Relevant Acoustic Phonetics of L2 English
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Relevant Acoustic Phonetics of L2 English

Focus on Intelligibility

Ettien Koffi

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eBook - ePub

Relevant Acoustic Phonetics of L2 English

Focus on Intelligibility

Ettien Koffi

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About This Book

Intelligibility is the ultimate goal of human communication. However, measuring it objectively remained elusive until the 1940s when physicist Harvey Fletcher pioneered a psychoacoustic methodology for doing so. Another physicist, von Bekesy, demonstrated clinically that Fletcher's theory of Critical Bands was anchored in anatomical and auditory reality. Fletcher's and Bekesy's approach to intelligibility has revolutionized contemporary understanding of the processes involved in encoding and decoding speech signals. Their insights are applied in this book to account for the intelligibility of the pronunciation of 67 non-native speakers from the following language backgrounds –10 Arabic, 10 Japanese, 10 Korean, 10 Mandarin, 11 Serbian and Croatian "the Slavic Group, " 6 Somali, and 10 Spanish speakers who read the Speech Accent Archive elicitation paragraph. Their pronunciation is analyzed instrumentally and compared and contrasted with that of 10 native speakers of General American English (GAE) who read the same paragraph. The data-driven intelligibility analyses proposed in this book help answer the following questions:

  • Can L2 speakers of English whose native language lacks a segment/segments or a suprasegment/ suprasegments manage to produce it/them intelligibly?
  • If they cannot, what segments or suprasegments do they use to substitute for it/them?
  • Do the compensatory strategies used interfere with intelligibility?

The findings reported in this book are based on nearly 12, 000 measured speech tokens produced by all the participants. This includes some 2, 000 vowels, more than 500 stop consonants, over 3, 000 fricatives, nearly 1, 200 nasals, about 1, 500 approximants, a over 1, 200 syllables onsets, as many as 800 syllable codas, more than 1, 600 measurement of F0/pitch, and duration measurements of no fewer than 539 disyllabic words. These measurements are in keeping with Baken and Orlikoff (2000: 3) and in accordance with widely accepted Just Noticeable Difference thresholds, and relative functional load calculations provided by Catforda (1987).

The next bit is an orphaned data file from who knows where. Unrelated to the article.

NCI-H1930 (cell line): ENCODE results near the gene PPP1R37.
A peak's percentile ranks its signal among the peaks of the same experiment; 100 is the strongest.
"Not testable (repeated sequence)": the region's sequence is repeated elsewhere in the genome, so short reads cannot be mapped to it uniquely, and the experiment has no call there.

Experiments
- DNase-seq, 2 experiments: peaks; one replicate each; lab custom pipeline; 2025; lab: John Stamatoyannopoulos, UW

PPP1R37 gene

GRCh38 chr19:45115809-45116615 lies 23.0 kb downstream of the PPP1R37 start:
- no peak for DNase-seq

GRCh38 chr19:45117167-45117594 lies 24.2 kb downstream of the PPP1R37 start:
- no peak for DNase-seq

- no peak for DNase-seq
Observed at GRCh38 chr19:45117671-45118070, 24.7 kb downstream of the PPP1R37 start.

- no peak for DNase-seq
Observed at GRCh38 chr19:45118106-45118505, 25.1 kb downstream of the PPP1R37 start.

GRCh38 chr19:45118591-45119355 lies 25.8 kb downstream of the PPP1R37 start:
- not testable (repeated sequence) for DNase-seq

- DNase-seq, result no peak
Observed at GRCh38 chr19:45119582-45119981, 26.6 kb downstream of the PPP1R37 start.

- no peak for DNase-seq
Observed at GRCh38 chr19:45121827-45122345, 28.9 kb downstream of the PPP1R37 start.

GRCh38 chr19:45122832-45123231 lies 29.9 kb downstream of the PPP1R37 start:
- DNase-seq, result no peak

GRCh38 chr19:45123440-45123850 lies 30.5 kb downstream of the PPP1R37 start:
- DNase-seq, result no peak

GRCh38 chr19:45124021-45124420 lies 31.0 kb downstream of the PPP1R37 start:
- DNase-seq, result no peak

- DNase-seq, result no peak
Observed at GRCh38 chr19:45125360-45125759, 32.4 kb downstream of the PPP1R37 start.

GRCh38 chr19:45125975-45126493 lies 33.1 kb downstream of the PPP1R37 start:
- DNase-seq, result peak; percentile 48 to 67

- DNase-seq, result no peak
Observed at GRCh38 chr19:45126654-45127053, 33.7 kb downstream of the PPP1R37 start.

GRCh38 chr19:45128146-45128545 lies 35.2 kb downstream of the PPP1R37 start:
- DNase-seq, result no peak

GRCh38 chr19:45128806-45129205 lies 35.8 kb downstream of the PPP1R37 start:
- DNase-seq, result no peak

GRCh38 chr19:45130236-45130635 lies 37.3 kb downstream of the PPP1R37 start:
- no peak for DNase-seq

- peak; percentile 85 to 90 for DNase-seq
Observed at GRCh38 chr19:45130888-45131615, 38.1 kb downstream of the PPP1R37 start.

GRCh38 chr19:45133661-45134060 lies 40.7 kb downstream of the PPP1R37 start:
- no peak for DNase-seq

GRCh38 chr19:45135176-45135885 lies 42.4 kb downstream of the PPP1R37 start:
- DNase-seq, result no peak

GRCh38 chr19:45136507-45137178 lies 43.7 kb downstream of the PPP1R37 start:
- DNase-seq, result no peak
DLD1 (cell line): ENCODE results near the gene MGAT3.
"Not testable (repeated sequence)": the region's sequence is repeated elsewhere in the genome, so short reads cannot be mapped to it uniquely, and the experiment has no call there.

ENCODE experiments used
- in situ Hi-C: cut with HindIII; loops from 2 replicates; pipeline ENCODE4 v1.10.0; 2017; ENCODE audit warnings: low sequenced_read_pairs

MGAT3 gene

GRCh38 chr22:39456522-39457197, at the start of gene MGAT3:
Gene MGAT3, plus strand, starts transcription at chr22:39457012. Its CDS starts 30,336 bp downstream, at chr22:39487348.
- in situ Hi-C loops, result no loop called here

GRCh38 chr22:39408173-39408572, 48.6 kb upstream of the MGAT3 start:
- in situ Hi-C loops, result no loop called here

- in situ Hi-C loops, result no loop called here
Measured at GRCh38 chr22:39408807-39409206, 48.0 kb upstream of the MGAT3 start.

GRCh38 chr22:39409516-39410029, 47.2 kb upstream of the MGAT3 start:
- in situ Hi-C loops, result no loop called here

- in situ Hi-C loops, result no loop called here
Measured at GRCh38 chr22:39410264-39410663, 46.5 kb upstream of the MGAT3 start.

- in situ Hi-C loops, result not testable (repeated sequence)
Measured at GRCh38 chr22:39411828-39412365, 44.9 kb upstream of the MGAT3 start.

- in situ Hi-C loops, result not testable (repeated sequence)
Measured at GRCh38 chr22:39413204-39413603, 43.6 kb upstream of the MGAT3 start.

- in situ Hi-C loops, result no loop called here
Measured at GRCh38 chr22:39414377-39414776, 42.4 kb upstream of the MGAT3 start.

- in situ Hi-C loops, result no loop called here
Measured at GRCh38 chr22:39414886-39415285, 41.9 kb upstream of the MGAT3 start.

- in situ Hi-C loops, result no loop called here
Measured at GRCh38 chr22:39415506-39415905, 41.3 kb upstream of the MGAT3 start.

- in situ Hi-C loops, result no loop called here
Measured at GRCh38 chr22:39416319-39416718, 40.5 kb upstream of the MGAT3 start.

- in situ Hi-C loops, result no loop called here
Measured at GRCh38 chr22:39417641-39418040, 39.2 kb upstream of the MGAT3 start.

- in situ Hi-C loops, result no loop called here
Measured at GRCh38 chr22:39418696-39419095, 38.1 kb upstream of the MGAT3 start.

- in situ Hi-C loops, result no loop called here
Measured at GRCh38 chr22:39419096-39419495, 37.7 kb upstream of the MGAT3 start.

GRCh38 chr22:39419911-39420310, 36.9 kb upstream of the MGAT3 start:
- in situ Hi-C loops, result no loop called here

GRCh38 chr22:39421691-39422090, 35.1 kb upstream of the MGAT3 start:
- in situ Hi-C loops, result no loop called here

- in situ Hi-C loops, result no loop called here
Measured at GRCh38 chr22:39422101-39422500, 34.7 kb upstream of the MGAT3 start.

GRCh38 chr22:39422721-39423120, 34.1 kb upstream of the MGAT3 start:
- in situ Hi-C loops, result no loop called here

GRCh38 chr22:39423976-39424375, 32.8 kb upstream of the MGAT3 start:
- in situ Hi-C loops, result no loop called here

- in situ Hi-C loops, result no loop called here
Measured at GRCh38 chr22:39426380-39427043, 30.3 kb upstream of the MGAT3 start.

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CRC Press

Review and Preview of Essential Concepts

Review and Preview of Essential Concepts - serves as a review and a preview of essential linguistic concepts that are used in this book. This approach allows readers with no prior exposure to linguistics to be on the same page with those who have had an introductory course. Terminology related to the phonetic classification of segments is discussed and illustrated. Consonants are categorized according three intrinsic features: voicing, place of articulation, and manner of articulation. The features for vowels vary from three to five: height (aperture), horizontal tongue movements (front, central, back), and lip (rounded vs. unrounded), tongue root advancement or retraction, and nasality. The chapter (re)familiarizes the reader with the IPA symbols used to transcribe English phonetically. It also contains tables that list English phonemes, their main allophones, and their frequency of occurrence. A brief discussion of the syllable is presented. The nomenclature for classifying syllables into various types is introduced, along with an illustrative syllable diagram. This chapter is a perfect segue into the rest of the book where the same concepts are revisited and expanded.